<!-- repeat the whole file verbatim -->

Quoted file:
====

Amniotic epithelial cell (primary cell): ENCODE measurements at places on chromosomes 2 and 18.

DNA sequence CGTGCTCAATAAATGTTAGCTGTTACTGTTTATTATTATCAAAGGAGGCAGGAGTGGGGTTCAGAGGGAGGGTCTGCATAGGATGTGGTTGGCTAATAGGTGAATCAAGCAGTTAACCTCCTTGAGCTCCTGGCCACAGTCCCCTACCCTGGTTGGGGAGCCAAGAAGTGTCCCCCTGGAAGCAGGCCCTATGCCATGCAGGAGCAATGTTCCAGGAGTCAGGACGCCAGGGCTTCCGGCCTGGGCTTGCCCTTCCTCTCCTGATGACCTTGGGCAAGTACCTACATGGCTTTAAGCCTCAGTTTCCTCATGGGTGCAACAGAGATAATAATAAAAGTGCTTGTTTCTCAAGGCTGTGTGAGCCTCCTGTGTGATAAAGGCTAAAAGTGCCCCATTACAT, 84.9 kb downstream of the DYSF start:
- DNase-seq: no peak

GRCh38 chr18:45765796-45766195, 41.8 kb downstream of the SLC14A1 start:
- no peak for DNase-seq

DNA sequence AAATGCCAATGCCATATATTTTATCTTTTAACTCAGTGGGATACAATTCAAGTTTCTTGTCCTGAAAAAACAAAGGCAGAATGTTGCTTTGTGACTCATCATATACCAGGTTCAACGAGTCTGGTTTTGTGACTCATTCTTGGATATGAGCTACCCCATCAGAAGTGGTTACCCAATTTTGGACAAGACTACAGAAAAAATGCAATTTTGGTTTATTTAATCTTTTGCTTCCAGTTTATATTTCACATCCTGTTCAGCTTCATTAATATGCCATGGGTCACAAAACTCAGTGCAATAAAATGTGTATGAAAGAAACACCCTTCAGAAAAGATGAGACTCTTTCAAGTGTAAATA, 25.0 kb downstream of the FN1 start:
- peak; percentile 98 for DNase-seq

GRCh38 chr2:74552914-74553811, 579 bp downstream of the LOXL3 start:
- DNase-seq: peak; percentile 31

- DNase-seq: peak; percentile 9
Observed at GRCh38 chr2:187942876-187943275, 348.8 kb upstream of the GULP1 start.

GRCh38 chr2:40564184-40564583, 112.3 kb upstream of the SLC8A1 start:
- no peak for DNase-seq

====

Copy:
Amniotic epithelial cell (primary cell): ENCODE measurements at places on chromosomes 2 and 18.

DNA sequence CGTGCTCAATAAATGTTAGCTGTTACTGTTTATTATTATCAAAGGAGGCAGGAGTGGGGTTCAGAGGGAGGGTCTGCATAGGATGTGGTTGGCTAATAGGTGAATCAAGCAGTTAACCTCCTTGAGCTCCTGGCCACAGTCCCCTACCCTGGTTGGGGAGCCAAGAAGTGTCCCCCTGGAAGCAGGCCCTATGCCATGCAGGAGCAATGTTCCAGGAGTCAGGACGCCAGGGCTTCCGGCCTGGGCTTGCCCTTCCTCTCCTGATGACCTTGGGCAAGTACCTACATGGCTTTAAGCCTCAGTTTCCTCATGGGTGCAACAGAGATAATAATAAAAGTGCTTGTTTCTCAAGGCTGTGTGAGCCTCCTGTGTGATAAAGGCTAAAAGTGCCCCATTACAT, 84.9 kb downstream of the DYSF start:
- DNase-seq: no peak

GRCh38 chr18:45765796-45766195, 41.8 kb downstream of the SLC14A1 start:
- no peak for DNase-seq

DNA sequence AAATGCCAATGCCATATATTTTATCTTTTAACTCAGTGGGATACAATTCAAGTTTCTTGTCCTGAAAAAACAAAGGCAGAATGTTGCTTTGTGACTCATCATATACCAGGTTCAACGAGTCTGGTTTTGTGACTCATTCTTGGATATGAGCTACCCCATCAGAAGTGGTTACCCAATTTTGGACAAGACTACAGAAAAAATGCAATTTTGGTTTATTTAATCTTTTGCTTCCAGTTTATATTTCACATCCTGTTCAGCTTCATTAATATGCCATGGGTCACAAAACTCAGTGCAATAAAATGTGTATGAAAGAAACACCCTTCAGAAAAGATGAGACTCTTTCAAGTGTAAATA, 25.0 kb downstream of the FN1 start:
- peak; percentile 98 for DNase-seq

GRCh38 chr2:74552914-74553811, 579 bp downstream of the LOXL3 start:
- DNase-seq: peak; percentile 31

- DNase-seq: peak; percentile 9
Observed at GRCh38 chr2:187942876-187943275, 348.8 kb upstream of the GULP1 start.

GRCh38 chr2:40564184-40564583, 112.3 kb upstream of the SLC8A1 start:
- no peak for DNase-seq